Opportunity not to be missed
Strong recovery post reopening in key markets (SG, HK, CN).
Singapore recovery has surpassed pre-COVID and expect more to come as tourism returns to normal. Since Singapore started to progressively reopen from the end of 2021 to fully reopening in Apr 22, we have seen VivoCity come back to life once again with the return of the hustle and bustle at the mall. Operations have progressively recovered with tenant sales improving from 91% of pre-COVID levels (FY2019) in 3QFY22 (quarter ending Dec 21) to 114% of pre-COVID levels in 1QFY23. According to our observations and on-the-ground research, we understand that most retailers believe the strong tenant sales that we have seen recently, could be sustainable.
With the recovery of tenant sales, VivoCity’s NPI in 1Q23 has also surpassed that of pre-COVID levels at c.110%.
Despite strong tenant sales recovery, footfall is still c.20%-30% below that of pre-COVID levels. The shortfall could be led by tourist visits having yet to return to normal. As such, we believe that there is potential for growth, especially when countries such as China and Japan reopen travel borders.
Hong Kong recovery next in line. Given the strong recovery seen in Singapore with the reopening, we believe Hong Kong’s recovery could likely track that of Singapore when it fully reopens. Post the Omicron wave, easing measures have been implemented in late April and early May 22. Subsequently, Hong Kong has reduced hotel quarantine to three days from seven days in August 22. Market news seems to report that Hong Kong may fully lift travel measures in Nov 22 following a review.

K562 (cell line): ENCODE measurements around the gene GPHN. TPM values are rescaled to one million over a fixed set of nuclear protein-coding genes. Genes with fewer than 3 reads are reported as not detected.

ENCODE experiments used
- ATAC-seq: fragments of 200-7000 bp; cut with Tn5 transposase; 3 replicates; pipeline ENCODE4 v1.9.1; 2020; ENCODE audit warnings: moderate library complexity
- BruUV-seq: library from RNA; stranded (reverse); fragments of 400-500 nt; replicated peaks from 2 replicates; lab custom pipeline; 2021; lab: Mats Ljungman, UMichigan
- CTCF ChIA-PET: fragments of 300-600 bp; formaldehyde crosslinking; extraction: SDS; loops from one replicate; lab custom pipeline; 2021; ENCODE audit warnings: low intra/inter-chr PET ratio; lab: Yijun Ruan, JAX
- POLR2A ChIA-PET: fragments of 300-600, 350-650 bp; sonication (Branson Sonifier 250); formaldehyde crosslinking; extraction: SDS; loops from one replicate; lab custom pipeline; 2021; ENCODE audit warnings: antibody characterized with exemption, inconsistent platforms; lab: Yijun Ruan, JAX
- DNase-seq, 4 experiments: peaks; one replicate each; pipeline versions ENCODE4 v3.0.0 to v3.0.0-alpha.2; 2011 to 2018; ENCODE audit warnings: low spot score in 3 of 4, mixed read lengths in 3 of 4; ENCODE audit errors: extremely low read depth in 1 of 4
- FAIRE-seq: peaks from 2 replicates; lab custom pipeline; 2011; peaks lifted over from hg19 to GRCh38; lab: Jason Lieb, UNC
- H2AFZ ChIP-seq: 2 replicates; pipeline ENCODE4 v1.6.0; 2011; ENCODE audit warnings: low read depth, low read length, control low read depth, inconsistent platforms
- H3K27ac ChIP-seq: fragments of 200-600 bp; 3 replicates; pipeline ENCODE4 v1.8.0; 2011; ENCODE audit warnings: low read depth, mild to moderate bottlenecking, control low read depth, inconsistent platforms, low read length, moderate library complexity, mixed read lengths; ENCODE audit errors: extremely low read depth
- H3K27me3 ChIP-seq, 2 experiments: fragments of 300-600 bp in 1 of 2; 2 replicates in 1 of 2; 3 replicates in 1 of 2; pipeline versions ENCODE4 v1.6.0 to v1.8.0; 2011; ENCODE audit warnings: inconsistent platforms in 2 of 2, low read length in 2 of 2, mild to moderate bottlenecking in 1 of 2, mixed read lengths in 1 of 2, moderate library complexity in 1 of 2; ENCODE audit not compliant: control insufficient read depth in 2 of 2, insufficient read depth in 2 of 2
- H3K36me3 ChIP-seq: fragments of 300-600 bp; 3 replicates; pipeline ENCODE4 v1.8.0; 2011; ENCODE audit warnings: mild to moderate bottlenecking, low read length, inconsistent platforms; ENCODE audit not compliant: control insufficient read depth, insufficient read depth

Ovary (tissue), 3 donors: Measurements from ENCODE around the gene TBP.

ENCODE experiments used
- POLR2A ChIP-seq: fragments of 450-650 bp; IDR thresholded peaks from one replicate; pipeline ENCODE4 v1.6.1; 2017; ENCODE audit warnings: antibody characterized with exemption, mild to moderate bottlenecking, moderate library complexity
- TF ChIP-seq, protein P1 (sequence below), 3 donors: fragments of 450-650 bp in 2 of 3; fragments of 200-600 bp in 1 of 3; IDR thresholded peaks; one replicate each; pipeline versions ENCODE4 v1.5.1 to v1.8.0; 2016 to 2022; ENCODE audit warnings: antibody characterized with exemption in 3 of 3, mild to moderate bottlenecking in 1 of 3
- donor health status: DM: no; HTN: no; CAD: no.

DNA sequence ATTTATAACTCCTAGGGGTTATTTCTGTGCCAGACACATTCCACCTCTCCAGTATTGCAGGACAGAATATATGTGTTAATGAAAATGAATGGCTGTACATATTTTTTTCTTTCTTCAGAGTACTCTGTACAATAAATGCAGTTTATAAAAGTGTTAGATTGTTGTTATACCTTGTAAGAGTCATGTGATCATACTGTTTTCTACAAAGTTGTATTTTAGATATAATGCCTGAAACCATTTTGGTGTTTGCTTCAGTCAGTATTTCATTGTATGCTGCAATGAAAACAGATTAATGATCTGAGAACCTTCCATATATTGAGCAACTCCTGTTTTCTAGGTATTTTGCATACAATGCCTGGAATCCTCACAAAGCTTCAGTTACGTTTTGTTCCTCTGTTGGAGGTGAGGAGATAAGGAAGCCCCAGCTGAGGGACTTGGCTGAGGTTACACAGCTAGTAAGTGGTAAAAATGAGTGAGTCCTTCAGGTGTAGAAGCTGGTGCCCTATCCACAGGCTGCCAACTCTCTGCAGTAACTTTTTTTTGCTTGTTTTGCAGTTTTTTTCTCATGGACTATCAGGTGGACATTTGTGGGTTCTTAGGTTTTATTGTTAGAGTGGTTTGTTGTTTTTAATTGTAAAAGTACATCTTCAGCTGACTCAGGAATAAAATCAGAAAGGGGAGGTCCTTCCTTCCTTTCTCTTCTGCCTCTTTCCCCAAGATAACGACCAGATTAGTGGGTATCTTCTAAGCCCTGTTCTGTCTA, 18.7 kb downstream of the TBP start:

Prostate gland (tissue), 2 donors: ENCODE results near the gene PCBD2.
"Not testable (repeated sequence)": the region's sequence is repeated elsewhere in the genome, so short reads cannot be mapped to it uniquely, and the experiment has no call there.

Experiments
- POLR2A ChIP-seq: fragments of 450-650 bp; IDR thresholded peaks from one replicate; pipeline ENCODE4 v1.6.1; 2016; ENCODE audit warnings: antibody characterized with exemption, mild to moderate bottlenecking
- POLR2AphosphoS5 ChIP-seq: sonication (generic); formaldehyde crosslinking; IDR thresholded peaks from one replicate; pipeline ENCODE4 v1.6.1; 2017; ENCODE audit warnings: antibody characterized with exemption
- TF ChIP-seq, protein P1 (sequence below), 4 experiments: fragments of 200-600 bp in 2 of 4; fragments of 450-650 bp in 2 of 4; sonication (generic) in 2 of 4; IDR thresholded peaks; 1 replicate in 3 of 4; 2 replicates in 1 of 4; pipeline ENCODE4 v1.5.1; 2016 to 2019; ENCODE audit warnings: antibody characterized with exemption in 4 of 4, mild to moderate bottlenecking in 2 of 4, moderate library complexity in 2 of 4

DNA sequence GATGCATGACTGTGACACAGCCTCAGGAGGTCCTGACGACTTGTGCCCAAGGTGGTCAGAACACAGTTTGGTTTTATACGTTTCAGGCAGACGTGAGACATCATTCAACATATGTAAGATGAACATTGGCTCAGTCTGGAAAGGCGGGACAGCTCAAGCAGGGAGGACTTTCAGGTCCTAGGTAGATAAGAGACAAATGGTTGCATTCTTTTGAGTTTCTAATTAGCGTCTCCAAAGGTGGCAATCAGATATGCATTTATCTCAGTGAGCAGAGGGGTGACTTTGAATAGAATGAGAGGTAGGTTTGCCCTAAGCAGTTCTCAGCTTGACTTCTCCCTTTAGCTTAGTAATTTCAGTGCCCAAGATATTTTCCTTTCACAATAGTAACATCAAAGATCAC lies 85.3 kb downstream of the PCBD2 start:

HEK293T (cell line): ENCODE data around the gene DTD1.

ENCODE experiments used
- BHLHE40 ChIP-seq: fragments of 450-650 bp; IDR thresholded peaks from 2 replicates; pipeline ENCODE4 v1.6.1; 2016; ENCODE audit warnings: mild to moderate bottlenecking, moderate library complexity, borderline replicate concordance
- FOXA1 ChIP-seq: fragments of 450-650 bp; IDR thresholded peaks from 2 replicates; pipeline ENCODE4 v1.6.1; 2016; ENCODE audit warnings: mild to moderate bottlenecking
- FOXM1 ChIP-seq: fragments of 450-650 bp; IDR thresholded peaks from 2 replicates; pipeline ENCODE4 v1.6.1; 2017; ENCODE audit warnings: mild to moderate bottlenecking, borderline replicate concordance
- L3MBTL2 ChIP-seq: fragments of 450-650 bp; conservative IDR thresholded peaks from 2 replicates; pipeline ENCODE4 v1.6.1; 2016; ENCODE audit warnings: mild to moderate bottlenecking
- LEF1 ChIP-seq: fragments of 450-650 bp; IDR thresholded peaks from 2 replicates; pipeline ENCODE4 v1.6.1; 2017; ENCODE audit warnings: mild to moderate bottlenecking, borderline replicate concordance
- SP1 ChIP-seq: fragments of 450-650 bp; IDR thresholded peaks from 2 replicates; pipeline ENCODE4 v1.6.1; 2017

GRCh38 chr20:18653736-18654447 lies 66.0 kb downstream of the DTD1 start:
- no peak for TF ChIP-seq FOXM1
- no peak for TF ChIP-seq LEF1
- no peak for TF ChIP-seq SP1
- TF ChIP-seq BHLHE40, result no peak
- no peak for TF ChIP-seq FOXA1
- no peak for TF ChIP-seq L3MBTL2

As at 1QFY23, Festival Walk’s tenant sales have recovered to close to 70% of pre-COVID levels, from the recent low of 38% in 3QFY22 during the Omicron wave in Hong Kong. Similarly, Festival Walk 1QFY23 NPI has recovered to 81% of the pre-COVID level. Despite tenant sales being impacted by the Omicron wave over two quarters (3QFY22 and 4QFY22), FY22 NPI recovered to 75% of pre-COVID levels. As such, there is at least a c.25% upside in Festival Walk’s contribution, should Hong Kong fully reopen and, hopefully, measures are eased in China.
Assuming full recovery of VivoCity and Festival Walk, MPACT could deliver c.7% 2-year DPU CAGR. Assuming a full recovery of VivoCity and Festival Walk, and that all other assets remain stable in FY24F, we estimate that Mapletree Pan Asia Commercial Trust’s (MPACT) FY24F DPU could reach close to 11 Scts per share. This implies a FY24F dividend yield of 5.7%, with a 7% two-year DPU CAGR (two-year DPU CAGR would be 10% if excluding the retained distribution in FY21).
Portfolio optimisation to reposition and refocus on best-in-class assets in core market, Singapore.
Post the merger with Mapletree North Asia Commercial Trust (MNACT), MPACT has plans and the capacity to optimise the portfolio further, to reposition and refocus to retain good-quality assets in its core market, Singapore. Currently, Singapore assets contribute 54% of FY22 NPI and 67% of 1QFY23 NPI. On AUM, Singapore assets comprise 52% of FY22 AUM.
According to MPACT’s management, it may consider the divestment of non-core assets in non-core markets to streamline for operational efficiency.
Japan and China could be potential non-core markets, as they are two of the smaller markets that contribute 11% and 13% to FY22 NPI and 10% and 11% of FY22 AUM, respectively.